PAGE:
The goal of my testimony is to illuminate the importance of placing regulations on the way that the egg harvesting industry is run — from ethical, legal, and medical standpoints. 1) The health and safety of women must be protected first and foremost in any procedure related to ovum production, and should never be superseded by concerns of profit, costs of screening and monitoring the subject, quantity of eggs produced, quantity of eggs retrieved, or completion of the cycle. 2) Furthermore, like any other industry, the egg harvesting industry must be held accountable for reporting adverse effects and for tracking the long-term health of donors. 3) Ethically, informed consent must be properly obtained, with an admission that more research is needed to illuminate the long-term risks to donors. It is also an ethical responsibility for those who profit from egg harvesting to track the health of donors, including conducting large scale research in order to study risks.

I will now relate my experience. In 2001, while still in the combined MD/PhD program, I signed up for egg donation after seeing a university newspaper advertisement for egg donors. The monetary compensation of $6,500 seemed like a lot to me at the time, as I made barely enough to live on. Though I had a desire to help an infertile couple, money was definitely a major driving factor in my decision. Before I started, I searched the medical literature with a fine-tooth comb to verify that this procedure was indeed as harmless as advertised by the egg donation agency. I did not find any hard evidence in the literature of future infertility and cancers, and it seemed that the risks of other complications were extremely low. However, I was not told that the egg donors were rarely followed after the donation, and that doctors were under no obligation to report adverse events.1 Like many other women egg donors, I was bound by legal contracts to remain anonymous and therefore even if late complications occurred, they would be difficult to report.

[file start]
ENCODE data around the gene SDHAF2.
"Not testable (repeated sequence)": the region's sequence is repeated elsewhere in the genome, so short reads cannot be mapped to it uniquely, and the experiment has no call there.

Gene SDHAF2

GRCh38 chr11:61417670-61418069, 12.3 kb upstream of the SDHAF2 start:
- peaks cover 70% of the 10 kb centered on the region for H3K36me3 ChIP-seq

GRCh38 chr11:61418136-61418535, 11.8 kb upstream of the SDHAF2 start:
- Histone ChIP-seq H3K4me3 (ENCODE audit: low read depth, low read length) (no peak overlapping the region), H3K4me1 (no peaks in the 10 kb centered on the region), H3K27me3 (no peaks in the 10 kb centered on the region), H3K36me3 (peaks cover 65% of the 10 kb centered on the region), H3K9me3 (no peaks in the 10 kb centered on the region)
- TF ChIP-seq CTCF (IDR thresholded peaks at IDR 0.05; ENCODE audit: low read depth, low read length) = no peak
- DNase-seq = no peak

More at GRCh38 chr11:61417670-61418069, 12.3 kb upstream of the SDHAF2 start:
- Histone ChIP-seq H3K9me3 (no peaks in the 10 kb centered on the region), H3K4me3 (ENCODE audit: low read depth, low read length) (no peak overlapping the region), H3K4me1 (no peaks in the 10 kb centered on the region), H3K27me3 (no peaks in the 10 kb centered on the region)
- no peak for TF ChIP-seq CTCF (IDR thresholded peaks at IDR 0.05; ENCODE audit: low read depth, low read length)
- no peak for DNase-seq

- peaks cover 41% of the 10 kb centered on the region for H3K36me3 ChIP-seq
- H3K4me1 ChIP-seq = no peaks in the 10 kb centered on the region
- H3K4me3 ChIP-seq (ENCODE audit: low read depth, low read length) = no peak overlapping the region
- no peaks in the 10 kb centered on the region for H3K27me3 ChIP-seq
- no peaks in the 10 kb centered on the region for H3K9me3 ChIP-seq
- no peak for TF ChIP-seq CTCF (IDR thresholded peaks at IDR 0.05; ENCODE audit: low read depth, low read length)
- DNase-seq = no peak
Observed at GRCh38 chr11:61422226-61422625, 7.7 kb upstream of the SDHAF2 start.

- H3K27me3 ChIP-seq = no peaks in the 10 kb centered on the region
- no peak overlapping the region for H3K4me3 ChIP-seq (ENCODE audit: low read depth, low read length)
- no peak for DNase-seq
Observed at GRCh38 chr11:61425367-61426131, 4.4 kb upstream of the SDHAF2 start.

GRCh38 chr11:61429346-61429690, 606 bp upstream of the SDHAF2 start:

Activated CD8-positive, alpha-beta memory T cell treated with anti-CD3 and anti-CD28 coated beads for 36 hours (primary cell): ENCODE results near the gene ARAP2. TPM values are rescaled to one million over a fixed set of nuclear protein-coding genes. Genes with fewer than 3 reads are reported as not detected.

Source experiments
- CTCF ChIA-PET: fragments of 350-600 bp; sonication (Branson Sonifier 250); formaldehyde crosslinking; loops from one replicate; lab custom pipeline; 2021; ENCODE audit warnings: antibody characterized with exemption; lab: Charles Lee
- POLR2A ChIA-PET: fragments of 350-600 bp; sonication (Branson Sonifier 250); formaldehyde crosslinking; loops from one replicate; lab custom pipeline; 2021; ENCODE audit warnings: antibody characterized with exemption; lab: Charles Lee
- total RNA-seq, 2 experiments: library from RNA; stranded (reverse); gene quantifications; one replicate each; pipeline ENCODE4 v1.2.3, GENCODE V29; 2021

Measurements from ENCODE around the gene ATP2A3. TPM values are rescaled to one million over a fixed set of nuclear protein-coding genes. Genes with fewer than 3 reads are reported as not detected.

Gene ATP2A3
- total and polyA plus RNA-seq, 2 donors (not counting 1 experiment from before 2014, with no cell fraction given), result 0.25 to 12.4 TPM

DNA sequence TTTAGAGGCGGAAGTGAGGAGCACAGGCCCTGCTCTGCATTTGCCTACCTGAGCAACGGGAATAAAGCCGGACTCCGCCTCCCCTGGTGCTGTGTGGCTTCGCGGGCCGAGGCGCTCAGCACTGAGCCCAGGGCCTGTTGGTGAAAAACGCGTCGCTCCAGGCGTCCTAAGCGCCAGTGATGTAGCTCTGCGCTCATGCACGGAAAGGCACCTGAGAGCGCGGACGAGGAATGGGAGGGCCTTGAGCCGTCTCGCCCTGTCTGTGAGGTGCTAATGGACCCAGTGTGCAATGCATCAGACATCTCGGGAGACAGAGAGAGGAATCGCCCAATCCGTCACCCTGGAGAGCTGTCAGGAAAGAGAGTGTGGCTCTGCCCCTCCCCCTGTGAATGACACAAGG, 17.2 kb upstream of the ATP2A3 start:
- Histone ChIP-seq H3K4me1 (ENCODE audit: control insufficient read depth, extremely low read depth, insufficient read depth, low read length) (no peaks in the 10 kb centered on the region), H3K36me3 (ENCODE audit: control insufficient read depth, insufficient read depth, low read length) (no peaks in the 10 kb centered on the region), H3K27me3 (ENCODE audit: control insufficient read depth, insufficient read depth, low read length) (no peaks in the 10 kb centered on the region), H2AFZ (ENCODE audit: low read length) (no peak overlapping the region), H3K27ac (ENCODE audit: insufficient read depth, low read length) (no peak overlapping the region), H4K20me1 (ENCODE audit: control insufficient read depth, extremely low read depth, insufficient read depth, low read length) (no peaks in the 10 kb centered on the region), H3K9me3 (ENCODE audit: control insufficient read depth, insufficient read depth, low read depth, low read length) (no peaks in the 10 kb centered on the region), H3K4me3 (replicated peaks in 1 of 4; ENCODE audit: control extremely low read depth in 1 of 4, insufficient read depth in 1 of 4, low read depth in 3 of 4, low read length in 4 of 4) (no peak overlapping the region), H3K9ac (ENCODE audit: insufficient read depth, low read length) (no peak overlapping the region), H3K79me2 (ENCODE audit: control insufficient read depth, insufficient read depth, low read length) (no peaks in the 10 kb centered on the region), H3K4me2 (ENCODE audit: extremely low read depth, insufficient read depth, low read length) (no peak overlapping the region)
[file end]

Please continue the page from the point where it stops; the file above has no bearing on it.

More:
At this point I had a normal gynecologic history, including normal age at first menses, regular menstrual cycles, and nothing significant on pelvic ultrasounds. It was assumed that I was healthy enough to undergo the egg harvesting protocol. Then I submitted my photographs, passed my genetic screening as a “quality assurance” for the tissue purchaser, and submitted myself to a psychological screen and IQ test administered by a psychiatrist. Based on these results I was chosen as the egg donor, from whom a “designer offspring” would be created.